“There’s a lot of demands that I think the school puts on students, and parents put on students, and students put on themselves and that’s kind of a perfect storm,” says Oyster River High School psychology teacher Brian Zottoli.
It’s no secret that the halls and classrooms of ORHS can have a tendency to be filled with stressed out students. Between balancing high academic standards, competitive sports teams, and enough extracurriculars to fill out every last line on the Common App, ORHS students can often become unsurprisingly stressed. But what are students doing to positively and effectively manage this stress? One example is a project Zottoli does every semester with his psychology classes called the “Stress Reduction Plan.” Students choose something to change or start doing in order to better manage their stress over the course of two weeks. Some examples of these stress-reducing activities are writing in a planner, going for a walk, and breaking down assignments for better time management. The ideas are as plentiful as a teenager’s mind can think of. Here are some ideas to get you started on better managing your stress.
Kelsey Wiles (‘19) says, “it [my stress] tends to follow me throughout the entire day.” Wiles describes a common phenomenon of a “phantom stress ghost” following her around as she go through her everyday routine. In order to manage this stress, Wiles likes to do yoga. She says, “I like the way that yoga separates me from the stressors of my life because it’s a time that has no connection to school, so it has a different vibe. I like the way that yoga provokes different ways of thinking about things. I like the way yoga makes me feel because it’s freeing and there’s no right or wrong way to do it.” If you’re looking for a way to destress and get some exercise in as well, yoga is a great option for you. You may even run into Mr. Kelly, an avid yogi himself, while you’re at it!
Singing, Acting, and Dancing
Sarah Corrow (‘17) says, “I would give my stress level an 8 out of 10 on a school day.” Corrow describes some stressors in her life, including friends, friend drama, school, especially math, and parents. “When I get stressed out, I usually sing, which sounds weird. I’ll just be sitting in the living room or kitchen and I’ll just sing quietly to myself. It kind of just helps me think of something else and get my mind off of stress. It takes my mind somewhere else.” Corrow also mentions some other artistic ways she relieves stress. She said, “Another huge thing that helps me is doing theater. It helps staying focused on the drama department and stuff like that. I think my favorite thing about it is that there’s kind of a therapeutic aspect about it where it’s kind of a safe space where you can go and let out all your emotions, whether it be acting, dancing, or singing.”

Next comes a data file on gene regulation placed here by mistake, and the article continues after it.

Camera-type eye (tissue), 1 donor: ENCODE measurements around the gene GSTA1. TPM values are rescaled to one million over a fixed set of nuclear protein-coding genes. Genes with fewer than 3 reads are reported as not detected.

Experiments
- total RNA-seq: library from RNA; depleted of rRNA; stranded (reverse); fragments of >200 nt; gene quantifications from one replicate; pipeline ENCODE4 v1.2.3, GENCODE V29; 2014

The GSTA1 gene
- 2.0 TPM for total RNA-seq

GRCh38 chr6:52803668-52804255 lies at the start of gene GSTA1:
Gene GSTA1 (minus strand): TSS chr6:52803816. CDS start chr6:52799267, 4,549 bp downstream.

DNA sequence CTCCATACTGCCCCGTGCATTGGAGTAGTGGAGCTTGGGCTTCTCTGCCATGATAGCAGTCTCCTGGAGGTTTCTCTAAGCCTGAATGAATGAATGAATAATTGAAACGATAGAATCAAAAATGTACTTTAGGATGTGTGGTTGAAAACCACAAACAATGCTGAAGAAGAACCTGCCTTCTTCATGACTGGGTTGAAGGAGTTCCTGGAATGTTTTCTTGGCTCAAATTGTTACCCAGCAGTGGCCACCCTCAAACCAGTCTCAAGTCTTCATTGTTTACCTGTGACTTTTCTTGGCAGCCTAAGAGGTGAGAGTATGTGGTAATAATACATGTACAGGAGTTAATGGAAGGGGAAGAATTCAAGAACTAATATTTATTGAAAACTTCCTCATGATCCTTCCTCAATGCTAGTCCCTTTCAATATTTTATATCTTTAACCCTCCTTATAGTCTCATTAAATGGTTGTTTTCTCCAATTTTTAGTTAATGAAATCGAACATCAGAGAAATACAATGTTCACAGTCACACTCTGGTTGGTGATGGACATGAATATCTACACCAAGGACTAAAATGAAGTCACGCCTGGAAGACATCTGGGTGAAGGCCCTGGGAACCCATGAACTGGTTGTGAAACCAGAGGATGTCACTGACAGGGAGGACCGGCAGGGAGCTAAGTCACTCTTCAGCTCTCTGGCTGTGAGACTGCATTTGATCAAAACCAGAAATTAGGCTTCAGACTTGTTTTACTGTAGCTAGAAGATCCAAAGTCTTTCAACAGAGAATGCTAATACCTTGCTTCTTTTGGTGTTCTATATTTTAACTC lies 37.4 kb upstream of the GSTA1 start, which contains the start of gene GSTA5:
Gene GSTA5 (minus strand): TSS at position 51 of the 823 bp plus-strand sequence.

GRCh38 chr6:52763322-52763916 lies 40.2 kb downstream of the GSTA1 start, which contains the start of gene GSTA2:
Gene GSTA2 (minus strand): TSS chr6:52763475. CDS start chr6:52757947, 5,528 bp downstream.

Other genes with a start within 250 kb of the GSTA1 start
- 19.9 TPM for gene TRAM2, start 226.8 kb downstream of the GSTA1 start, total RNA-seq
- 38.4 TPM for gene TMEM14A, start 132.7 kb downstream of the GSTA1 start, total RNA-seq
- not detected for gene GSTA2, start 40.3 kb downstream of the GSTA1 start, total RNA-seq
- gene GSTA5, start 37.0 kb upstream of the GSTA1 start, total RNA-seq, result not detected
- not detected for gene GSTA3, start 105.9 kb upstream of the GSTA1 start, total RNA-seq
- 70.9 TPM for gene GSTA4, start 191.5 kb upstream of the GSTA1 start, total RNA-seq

Phoebe Lovejoy (‘19) uses running as a destresser. She runs cross country in the fall, and does track in the winter and spring. She says, “running is really good because it’s known to be good destresser but it’s also just having that reliability of doing something every day after school that I know I enjoy with friends, just getting my emotions out through running and getting all my energy out so that I can focus on my schoolwork.” Obviously, running 5 miles a day isn’t something you can likely dive right into. If you’re interested in starting to run as a destresser, you could start by running one mile a day, slowly increasing your mileage until you’re running at the level you desire. Running is also great because of the fact that with the right amount of layers, you can do it any time of the year, anywhere. It’s something you can continue doing throughout your whole life.
Aidan Yoder (‘17) says that when he is stressed, often by school, he enjoys getting outside and doing activities in the wilderness. “Often times I’ll go for a walk in the woods, sometimes I’ll go for a run in the local wooded area….I’ll kind of just let my mind wander rather than focusing on what’s stressing me out.” Yoder has started some projects in the woods, including constructing a log cabin. He says, “A few years back, I decided that I would build a cabin in the woods. Eventually we found out the cabin was very illegal to make, but it was an extreme destress mechanism. I could just go out there, cut wood and get my anger out and use my ax and whatnot.” Even though this structure was taken down, Yoder did not stop creating. He has created a new, more legal area in place of the cabin. Since then I’ve created a new peaceful area, I’ve built a large fire pit in the area that the cabin was, and a nice sitting area. It’s a nice place to go up and destress and think about what’s going on in life.”
Abby Croot (‘18) often does art to manage and relieve her stress. With such a large art department at ORHS, and amazing art teachers to boot, it’s easy to get involved in art. It’s important to treat art as a relaxing activity, not a stress inducer. As Croot says, “Art is stress relieving as long as the art itself isn’t stressful.” Croot describes some of the different art forms that she likes to do. ‘‘I usually just do abstract work, or I work with clay because with clay you can use manual anger and actually hammer stuff to get physical anxiety out.” She adds, “for paintings, it’s very loose and carefree and I get to work on intricate things.” Croot even did the artwork for this article! Whether your preference is painting, pottery, something in between, or something completely different, there’s bound to be an art form perfect for you.
The craziness of schoolwork, extracurriculars, sports, and social life can be overwhelming and draining. If you’re the type of person to get anxious or stressed easily, try one of the de-stressing activities mentioned in this article! Or, discover one of your own!
Written by Anna-Kate Munsey
Artwork by Abby Croot